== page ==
Famed as the world's longest-living rodent, the wrinkly faced naked mole rat has won Science Magazine's Vertebrate of the Year award, confirming that the contest is based on more than just looks.
The naked mole rat, a subterranean rodent native to East Africa, can live up to 30 years, roughly nine times longer than mice of the same size. With two yellow buck teeth protruding from a pale, hairless body, the mammal may not be an eye pleaser, but it has an alluring longevity-related adaptation that has gripped researchers in recent years: It seems to be immune to cancer. [Extreme Life on Earth: 8 Bizarre Creatures]
The academic journal Science Magazine chose the animal as its 2013 Vertebrate of the Year to celebrate two groundbreaking studies this year that have helped explain the animal's resistance to cancer.
Unraveling mole rat mysteries
The first study, published in June in the journal Nature by a team of researchers based at the University of Rochester in New York state, described a substance called hyaluronan that the rodents accumulate between their tissues in a molecularly heavier form than the hyaluronan found in humans and mice. (Scientific American is part of Nature Publishing Group.) The heavier form of the substance is, in part, thought to help make the rat's skin more elastic. This is particularly useful for animals that spend their days crawling through narrow underground tunnels. The researchers also discovered that when they removed the heavy substance from the rodents' tissues, the animals lost their resistance to tumors.
These findings suggested this particular form of hyaluronan plays an important role in cancer resistance, though its exact function in this role remains unclear.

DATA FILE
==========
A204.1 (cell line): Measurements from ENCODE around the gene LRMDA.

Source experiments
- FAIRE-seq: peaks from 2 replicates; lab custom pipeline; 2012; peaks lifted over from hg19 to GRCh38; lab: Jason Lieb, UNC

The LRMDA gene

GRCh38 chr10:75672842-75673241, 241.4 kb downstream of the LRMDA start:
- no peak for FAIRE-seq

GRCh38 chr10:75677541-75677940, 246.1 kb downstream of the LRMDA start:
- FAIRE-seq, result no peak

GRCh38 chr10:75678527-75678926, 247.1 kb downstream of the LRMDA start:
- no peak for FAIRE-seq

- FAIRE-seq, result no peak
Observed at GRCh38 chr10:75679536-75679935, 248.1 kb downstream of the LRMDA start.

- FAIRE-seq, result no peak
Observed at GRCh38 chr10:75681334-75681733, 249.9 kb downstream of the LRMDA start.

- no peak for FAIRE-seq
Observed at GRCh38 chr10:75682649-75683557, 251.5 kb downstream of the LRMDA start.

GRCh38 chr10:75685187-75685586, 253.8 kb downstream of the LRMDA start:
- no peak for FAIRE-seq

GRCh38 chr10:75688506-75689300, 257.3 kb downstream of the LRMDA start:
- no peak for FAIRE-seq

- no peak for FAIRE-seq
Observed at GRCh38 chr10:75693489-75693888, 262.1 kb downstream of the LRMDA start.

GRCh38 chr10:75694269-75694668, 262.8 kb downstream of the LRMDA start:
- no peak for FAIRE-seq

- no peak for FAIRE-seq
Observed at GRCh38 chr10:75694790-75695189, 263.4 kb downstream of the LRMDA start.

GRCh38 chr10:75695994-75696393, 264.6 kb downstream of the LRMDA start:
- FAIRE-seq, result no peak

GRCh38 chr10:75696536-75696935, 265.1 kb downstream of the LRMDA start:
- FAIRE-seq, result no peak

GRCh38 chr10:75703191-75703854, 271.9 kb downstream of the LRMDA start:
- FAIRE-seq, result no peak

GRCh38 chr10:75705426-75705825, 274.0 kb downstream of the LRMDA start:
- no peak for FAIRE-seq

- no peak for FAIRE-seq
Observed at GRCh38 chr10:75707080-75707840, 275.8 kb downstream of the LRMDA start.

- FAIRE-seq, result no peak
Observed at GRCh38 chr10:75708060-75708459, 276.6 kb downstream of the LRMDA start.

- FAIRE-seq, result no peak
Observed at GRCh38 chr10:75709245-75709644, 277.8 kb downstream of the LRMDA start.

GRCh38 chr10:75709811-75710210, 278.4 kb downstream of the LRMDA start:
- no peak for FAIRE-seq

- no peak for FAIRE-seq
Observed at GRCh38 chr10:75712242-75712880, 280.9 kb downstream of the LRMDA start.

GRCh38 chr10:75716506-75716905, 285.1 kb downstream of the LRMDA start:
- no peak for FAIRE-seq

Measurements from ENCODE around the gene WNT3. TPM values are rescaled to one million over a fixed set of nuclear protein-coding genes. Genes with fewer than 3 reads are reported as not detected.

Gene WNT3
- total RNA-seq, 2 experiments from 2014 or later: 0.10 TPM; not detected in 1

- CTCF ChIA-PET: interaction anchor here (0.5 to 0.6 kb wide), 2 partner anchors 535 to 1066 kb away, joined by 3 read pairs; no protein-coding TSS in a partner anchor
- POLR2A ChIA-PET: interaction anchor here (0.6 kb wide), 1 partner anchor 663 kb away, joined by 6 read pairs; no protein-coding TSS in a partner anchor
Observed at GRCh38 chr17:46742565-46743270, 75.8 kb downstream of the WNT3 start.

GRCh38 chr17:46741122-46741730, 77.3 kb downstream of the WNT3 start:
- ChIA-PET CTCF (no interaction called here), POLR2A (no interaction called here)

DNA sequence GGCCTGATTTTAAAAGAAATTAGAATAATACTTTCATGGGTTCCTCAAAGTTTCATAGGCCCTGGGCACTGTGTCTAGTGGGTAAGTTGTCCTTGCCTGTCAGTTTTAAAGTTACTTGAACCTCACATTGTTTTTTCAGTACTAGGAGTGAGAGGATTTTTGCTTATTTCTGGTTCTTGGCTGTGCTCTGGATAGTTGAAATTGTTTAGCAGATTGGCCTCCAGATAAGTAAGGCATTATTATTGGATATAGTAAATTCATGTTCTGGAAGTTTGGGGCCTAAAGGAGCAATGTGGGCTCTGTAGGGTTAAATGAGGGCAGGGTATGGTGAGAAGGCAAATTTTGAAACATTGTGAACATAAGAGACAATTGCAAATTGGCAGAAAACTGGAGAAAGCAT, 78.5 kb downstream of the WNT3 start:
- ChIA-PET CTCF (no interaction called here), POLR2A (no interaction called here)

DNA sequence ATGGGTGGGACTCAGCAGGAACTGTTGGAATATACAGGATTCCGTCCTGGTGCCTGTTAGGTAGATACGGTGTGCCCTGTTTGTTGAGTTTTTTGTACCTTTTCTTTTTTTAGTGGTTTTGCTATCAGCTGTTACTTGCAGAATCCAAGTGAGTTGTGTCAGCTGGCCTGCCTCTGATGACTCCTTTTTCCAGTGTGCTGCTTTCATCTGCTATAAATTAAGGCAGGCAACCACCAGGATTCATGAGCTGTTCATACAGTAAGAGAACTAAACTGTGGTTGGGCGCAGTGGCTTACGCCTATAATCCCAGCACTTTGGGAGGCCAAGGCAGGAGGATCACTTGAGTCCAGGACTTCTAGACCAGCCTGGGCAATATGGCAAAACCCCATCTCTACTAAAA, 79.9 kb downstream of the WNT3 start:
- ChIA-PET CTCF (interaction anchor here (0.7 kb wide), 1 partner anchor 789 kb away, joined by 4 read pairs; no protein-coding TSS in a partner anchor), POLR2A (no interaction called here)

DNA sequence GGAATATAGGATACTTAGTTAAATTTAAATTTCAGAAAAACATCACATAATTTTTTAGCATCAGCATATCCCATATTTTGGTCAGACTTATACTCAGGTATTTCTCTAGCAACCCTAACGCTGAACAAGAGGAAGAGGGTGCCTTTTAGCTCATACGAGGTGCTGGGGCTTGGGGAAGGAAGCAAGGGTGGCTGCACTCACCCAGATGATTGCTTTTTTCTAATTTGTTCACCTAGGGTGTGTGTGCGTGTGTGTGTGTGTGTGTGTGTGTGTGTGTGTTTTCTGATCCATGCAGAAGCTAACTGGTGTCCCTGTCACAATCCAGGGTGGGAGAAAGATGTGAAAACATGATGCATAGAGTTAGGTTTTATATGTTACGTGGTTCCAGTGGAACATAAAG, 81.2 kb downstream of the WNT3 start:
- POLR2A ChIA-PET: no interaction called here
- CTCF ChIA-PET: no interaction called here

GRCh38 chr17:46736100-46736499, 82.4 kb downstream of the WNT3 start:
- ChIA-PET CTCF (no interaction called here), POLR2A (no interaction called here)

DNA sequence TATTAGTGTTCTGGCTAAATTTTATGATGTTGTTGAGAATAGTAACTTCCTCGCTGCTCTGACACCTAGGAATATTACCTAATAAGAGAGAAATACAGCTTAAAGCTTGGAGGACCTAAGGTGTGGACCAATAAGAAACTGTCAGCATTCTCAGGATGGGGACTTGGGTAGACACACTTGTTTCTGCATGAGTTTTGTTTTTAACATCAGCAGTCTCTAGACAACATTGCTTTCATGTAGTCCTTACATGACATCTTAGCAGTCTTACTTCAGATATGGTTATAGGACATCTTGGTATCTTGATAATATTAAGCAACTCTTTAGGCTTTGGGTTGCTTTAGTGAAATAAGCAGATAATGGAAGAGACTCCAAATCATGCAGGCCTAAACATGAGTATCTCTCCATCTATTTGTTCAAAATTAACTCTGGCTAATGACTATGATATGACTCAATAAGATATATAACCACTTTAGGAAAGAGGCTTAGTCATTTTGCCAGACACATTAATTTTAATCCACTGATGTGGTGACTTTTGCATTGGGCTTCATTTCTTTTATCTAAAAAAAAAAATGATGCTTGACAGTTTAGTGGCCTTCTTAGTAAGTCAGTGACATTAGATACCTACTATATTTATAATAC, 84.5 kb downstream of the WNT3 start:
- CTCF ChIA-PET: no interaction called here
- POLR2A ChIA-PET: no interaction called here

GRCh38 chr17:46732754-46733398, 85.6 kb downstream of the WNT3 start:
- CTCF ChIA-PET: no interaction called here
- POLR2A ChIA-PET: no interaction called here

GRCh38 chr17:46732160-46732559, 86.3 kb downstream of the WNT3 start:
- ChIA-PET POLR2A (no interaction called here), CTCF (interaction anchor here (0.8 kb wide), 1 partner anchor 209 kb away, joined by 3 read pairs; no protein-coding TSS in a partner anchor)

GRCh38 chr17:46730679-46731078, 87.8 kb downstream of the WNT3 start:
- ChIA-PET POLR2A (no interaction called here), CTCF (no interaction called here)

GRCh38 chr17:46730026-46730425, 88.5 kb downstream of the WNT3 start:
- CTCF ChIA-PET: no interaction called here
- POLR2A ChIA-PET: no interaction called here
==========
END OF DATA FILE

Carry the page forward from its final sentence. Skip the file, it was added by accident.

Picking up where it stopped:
The second study, published in October in the journal Proceedings of the National Academy of Sciences by some of the same members of the University of Rochester research group, showed that the mole rat is capable of building proteins—through a cellular process called protein transcription—with very few errors, compared to mice. The researchers believe that this transcription accuracy may help the animals live longer than mice and other rodents.
The team next plans to introduce the naked mole rat's protein transcription mechanism into mice to see if it helps those animals live longer and develop cancer resistance, members of the team said in a video produced last week by the University of Rochester in honor of the award announcement.
The researchers hope that these follow-up studies will eventually help identify new cancer treatments for humans.
"This will be a proof of principle that those mechanisms that we discovered in the naked mole rat can be moved to different species, and can ultimately benefit humans," study co-author Vera Gorbunova said in the video.
Though the hairless rodents may evoke grimaces from people not accustomed to working with them every day, the researchers involved in these studies have developed a keen appreciation for what they consider to be fairly beautiful creatures.
"Some people think these animals are ugly, but once you see them actually moving, you can see that they are very cute and there is inner beauty in these animals," Gorbunova said.
Science Magazine announced several other Notable Developments awards in its Dec. 20 issue, including Invertebrate of the Year, which went to planthoppers. These insects use gears in their legs to wind up and propel themselves forward during a hop, researchers discovered.
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